The fluid mechanical principles that allow a passenger jet to lift off the ground are not applicable to the flight of small plant fruit (the seed-bearing structure in flowering plants). The reason for this is scaling: human flight requires very large Reynolds numbers, while plant fruit have comparatively small Reynolds numbers. At this small scale, there are a variety of modes of flight available to fruit: from parachuting to gliding and autorotation. In this talk, I will focus on the aerodynamics of small plumed fruit (dandelions) that utilise the parachuting mode of flight. If a parachute-type fruit is picked up by the breeze, it can be carried over formidable distances. Incredibly, these parachutes are mostly empty space, yet they are effectively impervious to the airflow as they descend. In addition, the fruit can become more or less streamlined depending on the environmental conditions. In this talk, I will present results from our numerical and physical modelling that demonstrate how these parachutes achieve such impermeability despite their high porosity. We explore the form and function of the filamentous building blocks of this parachute, which confer the fruit's incredible flight capacity.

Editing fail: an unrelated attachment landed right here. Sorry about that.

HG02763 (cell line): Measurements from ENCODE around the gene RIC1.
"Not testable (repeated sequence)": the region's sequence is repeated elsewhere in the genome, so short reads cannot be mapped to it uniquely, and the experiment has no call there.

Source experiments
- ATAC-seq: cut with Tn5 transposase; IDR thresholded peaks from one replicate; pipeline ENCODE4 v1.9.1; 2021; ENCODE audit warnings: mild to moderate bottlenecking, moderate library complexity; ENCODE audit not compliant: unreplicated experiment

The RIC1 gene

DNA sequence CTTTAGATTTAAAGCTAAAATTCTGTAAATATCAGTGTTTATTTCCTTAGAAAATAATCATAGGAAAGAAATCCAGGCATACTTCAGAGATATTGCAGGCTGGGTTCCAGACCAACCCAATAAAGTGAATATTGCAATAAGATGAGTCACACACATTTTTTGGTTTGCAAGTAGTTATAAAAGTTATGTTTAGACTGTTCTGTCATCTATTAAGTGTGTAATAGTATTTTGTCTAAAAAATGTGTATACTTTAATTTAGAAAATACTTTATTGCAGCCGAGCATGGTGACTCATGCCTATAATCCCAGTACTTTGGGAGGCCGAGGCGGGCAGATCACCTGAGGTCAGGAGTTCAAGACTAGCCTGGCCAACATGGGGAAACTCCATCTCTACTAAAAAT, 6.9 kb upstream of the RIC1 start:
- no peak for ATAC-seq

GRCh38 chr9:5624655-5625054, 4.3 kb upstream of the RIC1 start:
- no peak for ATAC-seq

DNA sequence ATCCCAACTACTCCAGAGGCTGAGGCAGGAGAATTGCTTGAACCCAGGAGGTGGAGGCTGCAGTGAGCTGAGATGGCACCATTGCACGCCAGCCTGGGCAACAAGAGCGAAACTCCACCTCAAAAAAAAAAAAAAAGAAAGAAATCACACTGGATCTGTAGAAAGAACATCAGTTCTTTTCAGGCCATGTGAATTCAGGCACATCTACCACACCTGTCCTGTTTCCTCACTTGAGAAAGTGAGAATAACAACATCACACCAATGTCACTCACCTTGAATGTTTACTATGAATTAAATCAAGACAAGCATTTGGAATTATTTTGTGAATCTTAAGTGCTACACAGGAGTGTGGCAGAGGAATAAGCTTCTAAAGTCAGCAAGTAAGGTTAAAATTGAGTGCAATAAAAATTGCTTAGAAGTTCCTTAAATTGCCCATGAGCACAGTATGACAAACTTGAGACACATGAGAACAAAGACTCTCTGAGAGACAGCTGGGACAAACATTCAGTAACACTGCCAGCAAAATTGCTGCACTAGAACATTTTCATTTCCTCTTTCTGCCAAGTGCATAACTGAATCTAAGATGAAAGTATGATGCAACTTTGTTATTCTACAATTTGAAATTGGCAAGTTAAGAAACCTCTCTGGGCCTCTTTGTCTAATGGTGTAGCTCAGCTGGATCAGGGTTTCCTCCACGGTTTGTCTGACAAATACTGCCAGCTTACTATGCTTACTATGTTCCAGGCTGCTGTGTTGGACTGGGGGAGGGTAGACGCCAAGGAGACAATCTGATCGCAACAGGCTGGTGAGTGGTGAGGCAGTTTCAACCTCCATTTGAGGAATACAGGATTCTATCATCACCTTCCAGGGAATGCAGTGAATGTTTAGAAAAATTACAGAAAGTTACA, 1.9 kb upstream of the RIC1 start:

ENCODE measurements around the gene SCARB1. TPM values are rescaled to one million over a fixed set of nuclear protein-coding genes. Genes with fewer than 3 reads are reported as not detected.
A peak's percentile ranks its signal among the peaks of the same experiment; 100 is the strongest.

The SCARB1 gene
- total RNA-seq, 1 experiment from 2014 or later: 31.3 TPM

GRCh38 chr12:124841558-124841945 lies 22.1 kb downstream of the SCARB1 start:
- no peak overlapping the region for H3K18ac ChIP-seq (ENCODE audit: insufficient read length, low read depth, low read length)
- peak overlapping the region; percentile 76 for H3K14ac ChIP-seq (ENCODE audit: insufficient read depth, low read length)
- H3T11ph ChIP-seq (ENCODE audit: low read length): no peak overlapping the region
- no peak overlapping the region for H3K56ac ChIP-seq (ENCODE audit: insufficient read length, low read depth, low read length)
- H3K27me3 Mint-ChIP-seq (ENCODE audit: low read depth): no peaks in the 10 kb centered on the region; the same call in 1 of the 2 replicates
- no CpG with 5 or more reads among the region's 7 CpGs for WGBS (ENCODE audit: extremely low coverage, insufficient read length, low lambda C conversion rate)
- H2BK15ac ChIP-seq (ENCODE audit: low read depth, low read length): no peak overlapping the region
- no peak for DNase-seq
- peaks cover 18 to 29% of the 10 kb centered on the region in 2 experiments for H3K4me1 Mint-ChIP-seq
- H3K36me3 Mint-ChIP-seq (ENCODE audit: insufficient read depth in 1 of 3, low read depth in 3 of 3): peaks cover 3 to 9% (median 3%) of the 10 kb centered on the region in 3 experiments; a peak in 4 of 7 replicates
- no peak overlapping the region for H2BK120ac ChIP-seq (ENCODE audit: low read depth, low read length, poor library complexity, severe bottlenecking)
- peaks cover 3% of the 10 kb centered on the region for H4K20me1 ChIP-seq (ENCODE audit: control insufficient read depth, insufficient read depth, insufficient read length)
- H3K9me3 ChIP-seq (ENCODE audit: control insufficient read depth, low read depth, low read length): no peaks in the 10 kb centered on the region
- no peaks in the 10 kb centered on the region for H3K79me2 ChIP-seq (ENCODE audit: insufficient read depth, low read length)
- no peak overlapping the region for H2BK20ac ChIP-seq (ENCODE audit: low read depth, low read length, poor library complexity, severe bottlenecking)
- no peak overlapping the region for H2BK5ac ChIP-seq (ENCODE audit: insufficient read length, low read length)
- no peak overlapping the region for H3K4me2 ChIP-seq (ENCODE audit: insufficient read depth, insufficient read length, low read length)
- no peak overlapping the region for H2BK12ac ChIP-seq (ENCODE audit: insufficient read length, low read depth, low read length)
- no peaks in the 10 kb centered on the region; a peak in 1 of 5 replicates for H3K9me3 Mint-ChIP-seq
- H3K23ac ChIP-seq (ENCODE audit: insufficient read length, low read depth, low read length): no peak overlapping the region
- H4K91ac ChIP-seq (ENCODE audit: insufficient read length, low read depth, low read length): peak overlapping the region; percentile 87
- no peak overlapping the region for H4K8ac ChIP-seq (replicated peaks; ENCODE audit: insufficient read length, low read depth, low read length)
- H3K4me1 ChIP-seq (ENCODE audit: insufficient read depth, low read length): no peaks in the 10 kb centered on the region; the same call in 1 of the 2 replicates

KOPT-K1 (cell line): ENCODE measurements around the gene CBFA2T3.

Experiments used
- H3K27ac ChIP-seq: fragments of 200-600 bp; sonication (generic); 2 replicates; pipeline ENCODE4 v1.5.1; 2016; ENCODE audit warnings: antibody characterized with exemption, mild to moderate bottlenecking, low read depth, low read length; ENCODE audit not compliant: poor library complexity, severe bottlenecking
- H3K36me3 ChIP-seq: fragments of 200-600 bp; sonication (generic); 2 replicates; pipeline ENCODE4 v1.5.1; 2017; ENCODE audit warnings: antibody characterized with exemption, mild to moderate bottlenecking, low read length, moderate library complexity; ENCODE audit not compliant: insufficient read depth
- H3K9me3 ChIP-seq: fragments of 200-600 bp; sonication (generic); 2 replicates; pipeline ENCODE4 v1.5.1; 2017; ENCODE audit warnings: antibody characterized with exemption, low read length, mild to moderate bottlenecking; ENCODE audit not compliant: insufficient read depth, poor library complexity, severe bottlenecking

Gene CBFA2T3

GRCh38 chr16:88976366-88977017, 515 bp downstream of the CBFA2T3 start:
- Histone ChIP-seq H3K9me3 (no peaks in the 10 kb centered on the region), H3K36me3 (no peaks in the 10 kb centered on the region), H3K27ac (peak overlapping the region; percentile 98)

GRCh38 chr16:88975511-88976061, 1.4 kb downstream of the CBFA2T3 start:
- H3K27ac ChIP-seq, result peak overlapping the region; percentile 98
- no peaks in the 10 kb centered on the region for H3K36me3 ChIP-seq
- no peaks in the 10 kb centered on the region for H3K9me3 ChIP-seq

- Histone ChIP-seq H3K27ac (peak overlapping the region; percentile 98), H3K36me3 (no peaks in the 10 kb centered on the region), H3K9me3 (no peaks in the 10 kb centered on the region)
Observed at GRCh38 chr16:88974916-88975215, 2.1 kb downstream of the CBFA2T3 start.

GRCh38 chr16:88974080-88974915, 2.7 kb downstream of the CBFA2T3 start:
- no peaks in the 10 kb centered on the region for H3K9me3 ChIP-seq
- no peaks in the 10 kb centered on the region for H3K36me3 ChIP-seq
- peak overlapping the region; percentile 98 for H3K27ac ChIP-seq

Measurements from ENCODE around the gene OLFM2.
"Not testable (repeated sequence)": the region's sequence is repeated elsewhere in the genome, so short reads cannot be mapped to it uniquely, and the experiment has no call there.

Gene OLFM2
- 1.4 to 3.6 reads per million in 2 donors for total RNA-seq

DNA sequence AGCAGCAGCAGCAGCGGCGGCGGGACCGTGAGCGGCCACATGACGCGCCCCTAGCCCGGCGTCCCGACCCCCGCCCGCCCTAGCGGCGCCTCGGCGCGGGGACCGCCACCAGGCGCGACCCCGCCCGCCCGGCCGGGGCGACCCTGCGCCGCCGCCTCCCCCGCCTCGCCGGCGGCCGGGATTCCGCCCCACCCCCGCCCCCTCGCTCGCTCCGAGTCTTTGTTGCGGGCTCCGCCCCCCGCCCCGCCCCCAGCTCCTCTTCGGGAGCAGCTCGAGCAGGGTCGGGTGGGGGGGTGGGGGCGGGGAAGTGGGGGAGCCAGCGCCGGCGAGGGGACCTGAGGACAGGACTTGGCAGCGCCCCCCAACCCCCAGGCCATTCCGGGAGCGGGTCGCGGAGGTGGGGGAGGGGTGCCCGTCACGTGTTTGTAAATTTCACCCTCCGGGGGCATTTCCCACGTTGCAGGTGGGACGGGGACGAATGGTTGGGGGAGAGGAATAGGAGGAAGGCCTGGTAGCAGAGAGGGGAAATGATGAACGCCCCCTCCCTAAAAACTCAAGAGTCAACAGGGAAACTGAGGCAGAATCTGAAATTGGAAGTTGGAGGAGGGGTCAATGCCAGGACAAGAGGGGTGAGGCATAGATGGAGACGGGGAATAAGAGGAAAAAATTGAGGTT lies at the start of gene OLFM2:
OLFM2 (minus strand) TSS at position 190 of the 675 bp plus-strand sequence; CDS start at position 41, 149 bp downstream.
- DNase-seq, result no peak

|Publication status||Published - 2017|
|Event||Form and deformation in solid and fluid mechanics - , United Kingdom|
Duration: 18 Sept 2017 → 22 Sept 2017
|Workshop||Form and deformation in solid and fluid mechanics|
|Period||18/09/17 → 22/09/17|